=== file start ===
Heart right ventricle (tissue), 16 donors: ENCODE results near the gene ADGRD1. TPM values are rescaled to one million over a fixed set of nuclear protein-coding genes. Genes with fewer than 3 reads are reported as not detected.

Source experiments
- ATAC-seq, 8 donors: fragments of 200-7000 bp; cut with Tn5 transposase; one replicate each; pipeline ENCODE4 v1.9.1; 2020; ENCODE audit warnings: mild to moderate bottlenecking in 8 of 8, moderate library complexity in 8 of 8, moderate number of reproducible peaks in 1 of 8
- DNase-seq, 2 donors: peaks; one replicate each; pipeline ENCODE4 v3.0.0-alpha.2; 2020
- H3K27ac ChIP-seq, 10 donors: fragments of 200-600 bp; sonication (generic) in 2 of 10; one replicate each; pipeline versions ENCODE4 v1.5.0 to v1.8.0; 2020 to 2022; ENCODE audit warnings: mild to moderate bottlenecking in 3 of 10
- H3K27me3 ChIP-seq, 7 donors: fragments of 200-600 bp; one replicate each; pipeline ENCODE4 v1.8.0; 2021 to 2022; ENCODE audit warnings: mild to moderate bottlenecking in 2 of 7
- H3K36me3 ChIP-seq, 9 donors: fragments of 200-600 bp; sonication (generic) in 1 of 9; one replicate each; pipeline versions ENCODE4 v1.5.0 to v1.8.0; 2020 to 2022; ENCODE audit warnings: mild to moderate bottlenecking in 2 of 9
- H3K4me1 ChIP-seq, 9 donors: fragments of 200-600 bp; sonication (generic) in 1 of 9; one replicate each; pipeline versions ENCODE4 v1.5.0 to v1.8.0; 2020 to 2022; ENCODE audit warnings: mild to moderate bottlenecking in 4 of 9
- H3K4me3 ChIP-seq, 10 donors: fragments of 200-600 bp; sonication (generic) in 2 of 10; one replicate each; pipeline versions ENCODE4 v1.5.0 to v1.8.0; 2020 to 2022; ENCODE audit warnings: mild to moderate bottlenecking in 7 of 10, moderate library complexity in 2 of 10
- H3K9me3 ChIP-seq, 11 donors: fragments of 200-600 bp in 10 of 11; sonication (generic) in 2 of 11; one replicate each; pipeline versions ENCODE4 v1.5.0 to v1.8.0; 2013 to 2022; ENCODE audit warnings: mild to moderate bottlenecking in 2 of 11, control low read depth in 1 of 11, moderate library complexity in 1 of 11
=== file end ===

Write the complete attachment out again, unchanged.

Heart right ventricle (tissue), 16 donors: ENCODE results near the gene ADGRD1. TPM values are rescaled to one million over a fixed set of nuclear protein-coding genes. Genes with fewer than 3 reads are reported as not detected.

Source experiments
- ATAC-seq, 8 donors: fragments of 200-7000 bp; cut with Tn5 transposase; one replicate each; pipeline ENCODE4 v1.9.1; 2020; ENCODE audit warnings: mild to moderate bottlenecking in 8 of 8, moderate library complexity in 8 of 8, moderate number of reproducible peaks in 1 of 8
- DNase-seq, 2 donors: peaks; one replicate each; pipeline ENCODE4 v3.0.0-alpha.2; 2020
- H3K27ac ChIP-seq, 10 donors: fragments of 200-600 bp; sonication (generic) in 2 of 10; one replicate each; pipeline versions ENCODE4 v1.5.0 to v1.8.0; 2020 to 2022; ENCODE audit warnings: mild to moderate bottlenecking in 3 of 10
- H3K27me3 ChIP-seq, 7 donors: fragments of 200-600 bp; one replicate each; pipeline ENCODE4 v1.8.0; 2021 to 2022; ENCODE audit warnings: mild to moderate bottlenecking in 2 of 7
- H3K36me3 ChIP-seq, 9 donors: fragments of 200-600 bp; sonication (generic) in 1 of 9; one replicate each; pipeline versions ENCODE4 v1.5.0 to v1.8.0; 2020 to 2022; ENCODE audit warnings: mild to moderate bottlenecking in 2 of 9
- H3K4me1 ChIP-seq, 9 donors: fragments of 200-600 bp; sonication (generic) in 1 of 9; one replicate each; pipeline versions ENCODE4 v1.5.0 to v1.8.0; 2020 to 2022; ENCODE audit warnings: mild to moderate bottlenecking in 4 of 9
- H3K4me3 ChIP-seq, 10 donors: fragments of 200-600 bp; sonication (generic) in 2 of 10; one replicate each; pipeline versions ENCODE4 v1.5.0 to v1.8.0; 2020 to 2022; ENCODE audit warnings: mild to moderate bottlenecking in 7 of 10, moderate library complexity in 2 of 10
- H3K9me3 ChIP-seq, 11 donors: fragments of 200-600 bp in 10 of 11; sonication (generic) in 2 of 11; one replicate each; pipeline versions ENCODE4 v1.5.0 to v1.8.0; 2013 to 2022; ENCODE audit warnings: mild to moderate bottlenecking in 2 of 11, control low read depth in 1 of 11, moderate library complexity in 1 of 11